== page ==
Performance evaluation of long range dependent queues


Student thesis: Doctoral Thesis

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  • Jiongze CHEN

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Awarding Institution
Award date2 Oct 2015


With the increasing demand of Internet services, significant efforts have been made to evaluate grade of service for network design and dimensioning. Since the Long Range Dependent (LRD) characteristics of Internet traffic has been discovered, queueing performance analysis and capacity assignment for queues fed by LRD inputs, so-called LRD queues, has attracted significant attention. Compared to the traditional Poisson models inherited from the telephony world, the performance analysis of LRD queues is much more involved and faces many challenges. Despite the considerable efforts made in the past twenty years, exact results are only available for the case with the Hurst parameter equal to 0.5. In addition, simulating systems with LRD traffic inputs usually requires unrealistically long simulation times. Therefore, it is important to obtain simple and accurate analytical results, as well as time-efficient simulation methods, for LRD queues. In this thesis, we evaluate the performance of the queues fed by LRD processes. In particular, we focus on two LRD input processes: the Poisson Lomax Burst Process (PLBP) and the fractional Brownian motion (fBm). PLBP is a variant of the popular M/G/∞ traffic process, the Poisson Pareto Burst Process (PPBP), which consists of bursts with Pareto distributed length that arrive according to a Poisson process. Since PPBP exhibits the LRD phenomenon and also captures the behaviour of Internet traffic, there have been significant research efforts to analyze the performance of queues fed by PPBP input. Here, we replace the Pareto burst distribution of PPBP with a Lomax distribution so that small traffic flows can be taken into account. The resulting input process is named PLBP. We illustrate its advantage in modelling Internet traffic flow sizes, particularly, in its ability to capture a large number of small flows. We provide two approximations to the overflow probability of a single queue fed by PLBP based on analytical and fast simulation methods, and illustrate their accuracy by discrete-event simulations. Fractional Brownian motion (fBm) is another important model because it captures the LRD characteristics of Internet traffic, accurately represents traffic generated as an aggregate of many sources, a prevalent characteristic of many Internet traffic streams, and is amenable to analysis. We introduce a new, simple, closed-form approximation for the stationary workload distribution (virtual waiting time) of a single server queue fed by an fBm input, the so-called fBm queue. Next, an efficient approach for producing a sequence of simulations with finer and finer details of the fBm process is introduced and applied to demonstrate good agreement between the new formula and the simulation results. This method is necessary in order to ensure that the discrete-time simulation accurately models the continuous-time fBm queueing process. Based on the closed-form formula, we provide the approximations for the mean, variance, third central moment and skewness of the occupancy of an fBm queue. Then we study the limitations of the fBm process as a traffic model with the help of a benchmark model - a truncated version of the fBm. We determine by numerical experiments the region where the fBm can serve as an accurate traffic model. These experiments show that when the level of multiplexing is sufficient, fBm is an accurate model for the traffic on links in the core of an internet. Using our result obtained for the workload distribution, we derive a closed-form expression for service rate provisioning when the desired blocking probability as a measure of quality of service is given. We then apply this result to a range of examples. Finally, we validate our fBm-based overflow probability and link dimensioning formulae through benchmark results based on a queue fed by real traffic traces as a benchmark, and demonstrate an advantage for the range of overflow probability over another traffic model, named Markov modulated Poisson process. Finally, we compare the fBm model with the PPBP and the PLBP models and show the convergence between fBm and the PPBP/PLBP models for high aggregation of traffic.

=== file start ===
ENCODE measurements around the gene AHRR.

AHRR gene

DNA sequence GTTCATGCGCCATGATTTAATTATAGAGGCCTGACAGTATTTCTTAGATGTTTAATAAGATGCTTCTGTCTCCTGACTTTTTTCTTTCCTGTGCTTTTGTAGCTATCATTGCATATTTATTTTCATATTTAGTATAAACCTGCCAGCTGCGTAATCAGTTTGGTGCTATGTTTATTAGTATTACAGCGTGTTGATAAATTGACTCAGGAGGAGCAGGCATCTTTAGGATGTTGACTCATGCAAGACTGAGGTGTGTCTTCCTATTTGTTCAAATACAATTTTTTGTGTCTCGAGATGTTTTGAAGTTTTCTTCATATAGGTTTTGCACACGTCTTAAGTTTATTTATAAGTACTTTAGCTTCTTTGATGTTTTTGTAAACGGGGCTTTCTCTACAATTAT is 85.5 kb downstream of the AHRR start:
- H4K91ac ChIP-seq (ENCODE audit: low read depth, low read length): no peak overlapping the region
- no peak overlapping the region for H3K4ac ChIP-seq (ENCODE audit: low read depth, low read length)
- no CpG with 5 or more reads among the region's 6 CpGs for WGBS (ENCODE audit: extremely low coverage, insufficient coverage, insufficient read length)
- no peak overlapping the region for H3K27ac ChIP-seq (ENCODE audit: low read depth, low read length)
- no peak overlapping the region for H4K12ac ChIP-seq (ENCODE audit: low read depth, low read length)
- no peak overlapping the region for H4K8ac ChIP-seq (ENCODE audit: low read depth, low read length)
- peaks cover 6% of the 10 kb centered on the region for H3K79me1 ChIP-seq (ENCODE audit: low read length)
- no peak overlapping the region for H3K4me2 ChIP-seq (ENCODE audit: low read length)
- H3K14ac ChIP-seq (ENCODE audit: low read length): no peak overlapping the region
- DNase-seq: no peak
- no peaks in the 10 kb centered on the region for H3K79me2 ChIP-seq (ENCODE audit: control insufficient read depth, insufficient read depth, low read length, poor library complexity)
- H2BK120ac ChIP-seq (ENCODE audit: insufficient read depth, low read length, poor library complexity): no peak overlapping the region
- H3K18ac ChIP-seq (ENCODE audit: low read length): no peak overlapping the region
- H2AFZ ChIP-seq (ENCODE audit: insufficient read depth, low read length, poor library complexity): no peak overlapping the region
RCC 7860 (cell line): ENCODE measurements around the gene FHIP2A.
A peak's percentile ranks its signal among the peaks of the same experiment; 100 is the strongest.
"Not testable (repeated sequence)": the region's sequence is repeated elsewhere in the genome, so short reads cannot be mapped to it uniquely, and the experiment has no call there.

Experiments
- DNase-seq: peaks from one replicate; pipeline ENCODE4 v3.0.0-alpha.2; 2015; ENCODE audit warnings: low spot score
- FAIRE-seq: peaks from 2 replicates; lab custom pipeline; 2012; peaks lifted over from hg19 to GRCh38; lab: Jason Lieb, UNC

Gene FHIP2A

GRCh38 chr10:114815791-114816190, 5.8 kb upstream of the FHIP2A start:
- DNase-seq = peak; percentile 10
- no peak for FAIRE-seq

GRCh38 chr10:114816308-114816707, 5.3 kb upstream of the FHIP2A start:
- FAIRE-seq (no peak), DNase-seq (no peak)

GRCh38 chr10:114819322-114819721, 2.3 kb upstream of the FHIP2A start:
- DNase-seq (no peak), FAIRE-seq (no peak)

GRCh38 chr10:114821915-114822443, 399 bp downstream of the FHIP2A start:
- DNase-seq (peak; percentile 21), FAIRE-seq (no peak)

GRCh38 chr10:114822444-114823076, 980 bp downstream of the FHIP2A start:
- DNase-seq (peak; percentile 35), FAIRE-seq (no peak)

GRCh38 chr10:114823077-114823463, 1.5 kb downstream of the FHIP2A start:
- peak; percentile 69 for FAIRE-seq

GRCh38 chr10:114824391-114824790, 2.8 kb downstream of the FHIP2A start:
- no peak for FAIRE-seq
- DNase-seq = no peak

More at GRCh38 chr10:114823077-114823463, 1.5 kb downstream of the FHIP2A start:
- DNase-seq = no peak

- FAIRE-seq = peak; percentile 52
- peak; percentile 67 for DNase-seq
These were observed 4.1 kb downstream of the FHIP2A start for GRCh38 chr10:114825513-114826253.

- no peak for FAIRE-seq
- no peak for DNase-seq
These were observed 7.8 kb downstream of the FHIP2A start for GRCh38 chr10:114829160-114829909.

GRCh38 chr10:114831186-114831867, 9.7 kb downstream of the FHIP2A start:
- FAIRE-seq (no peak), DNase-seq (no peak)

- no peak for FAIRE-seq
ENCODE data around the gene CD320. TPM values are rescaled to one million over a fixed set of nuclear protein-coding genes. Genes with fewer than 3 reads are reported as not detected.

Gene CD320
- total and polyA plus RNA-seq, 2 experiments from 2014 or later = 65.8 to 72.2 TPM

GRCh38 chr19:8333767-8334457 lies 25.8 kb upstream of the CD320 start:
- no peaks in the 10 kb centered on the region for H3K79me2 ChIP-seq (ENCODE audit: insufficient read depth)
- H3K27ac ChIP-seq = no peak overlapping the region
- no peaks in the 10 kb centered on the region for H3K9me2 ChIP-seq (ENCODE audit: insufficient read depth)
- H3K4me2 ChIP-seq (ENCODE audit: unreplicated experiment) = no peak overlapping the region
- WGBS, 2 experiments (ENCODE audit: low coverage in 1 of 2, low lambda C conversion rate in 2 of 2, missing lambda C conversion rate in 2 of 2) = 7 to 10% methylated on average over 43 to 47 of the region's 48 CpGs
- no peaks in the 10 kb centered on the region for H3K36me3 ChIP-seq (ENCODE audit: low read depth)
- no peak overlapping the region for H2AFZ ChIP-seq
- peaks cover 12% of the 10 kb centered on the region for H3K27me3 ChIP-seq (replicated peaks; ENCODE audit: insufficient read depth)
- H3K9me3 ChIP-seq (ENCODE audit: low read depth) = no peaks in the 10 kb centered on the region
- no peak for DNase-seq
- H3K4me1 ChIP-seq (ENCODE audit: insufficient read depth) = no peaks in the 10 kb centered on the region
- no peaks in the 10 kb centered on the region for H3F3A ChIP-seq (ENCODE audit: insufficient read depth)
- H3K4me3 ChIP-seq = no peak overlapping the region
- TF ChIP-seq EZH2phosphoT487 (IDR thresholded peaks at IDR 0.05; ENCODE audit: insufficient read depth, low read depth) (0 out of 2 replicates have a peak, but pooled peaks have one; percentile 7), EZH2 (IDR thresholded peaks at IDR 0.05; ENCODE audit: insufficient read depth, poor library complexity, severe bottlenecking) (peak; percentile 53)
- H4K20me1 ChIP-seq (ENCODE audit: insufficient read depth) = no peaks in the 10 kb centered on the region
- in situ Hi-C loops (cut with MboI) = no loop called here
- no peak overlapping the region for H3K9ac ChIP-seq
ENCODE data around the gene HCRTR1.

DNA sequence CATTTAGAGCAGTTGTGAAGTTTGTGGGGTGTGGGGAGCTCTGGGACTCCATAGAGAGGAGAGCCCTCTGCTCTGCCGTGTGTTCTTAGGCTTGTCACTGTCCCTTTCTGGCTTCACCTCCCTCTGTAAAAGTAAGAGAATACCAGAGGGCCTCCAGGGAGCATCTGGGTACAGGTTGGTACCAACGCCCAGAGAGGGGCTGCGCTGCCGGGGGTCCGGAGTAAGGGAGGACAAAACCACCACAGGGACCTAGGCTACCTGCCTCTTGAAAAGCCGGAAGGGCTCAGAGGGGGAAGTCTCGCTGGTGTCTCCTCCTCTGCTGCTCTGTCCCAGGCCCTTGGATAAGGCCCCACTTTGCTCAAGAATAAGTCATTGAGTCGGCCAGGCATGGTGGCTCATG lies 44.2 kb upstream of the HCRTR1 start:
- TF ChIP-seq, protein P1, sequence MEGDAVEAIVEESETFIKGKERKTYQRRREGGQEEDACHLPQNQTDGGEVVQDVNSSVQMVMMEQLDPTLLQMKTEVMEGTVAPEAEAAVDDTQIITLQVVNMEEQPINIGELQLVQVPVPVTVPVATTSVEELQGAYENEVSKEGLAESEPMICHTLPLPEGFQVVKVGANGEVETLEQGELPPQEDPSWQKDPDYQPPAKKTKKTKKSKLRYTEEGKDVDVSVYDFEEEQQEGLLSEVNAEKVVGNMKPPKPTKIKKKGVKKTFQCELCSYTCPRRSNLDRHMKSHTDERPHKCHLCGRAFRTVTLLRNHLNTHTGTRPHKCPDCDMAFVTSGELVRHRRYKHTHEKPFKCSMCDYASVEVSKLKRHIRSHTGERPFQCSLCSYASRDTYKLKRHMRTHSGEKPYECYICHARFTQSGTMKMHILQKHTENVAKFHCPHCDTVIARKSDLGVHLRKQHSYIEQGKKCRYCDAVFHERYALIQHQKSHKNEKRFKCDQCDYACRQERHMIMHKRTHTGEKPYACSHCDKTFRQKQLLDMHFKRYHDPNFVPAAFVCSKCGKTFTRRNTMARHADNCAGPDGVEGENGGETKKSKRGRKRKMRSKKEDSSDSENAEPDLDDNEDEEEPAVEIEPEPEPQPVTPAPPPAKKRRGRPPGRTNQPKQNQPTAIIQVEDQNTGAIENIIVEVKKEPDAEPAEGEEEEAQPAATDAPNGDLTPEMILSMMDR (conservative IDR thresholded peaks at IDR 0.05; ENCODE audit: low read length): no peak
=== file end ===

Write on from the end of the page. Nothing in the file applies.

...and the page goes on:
Research areas

  • Internet, Management, Data transmission systems, Queuing theory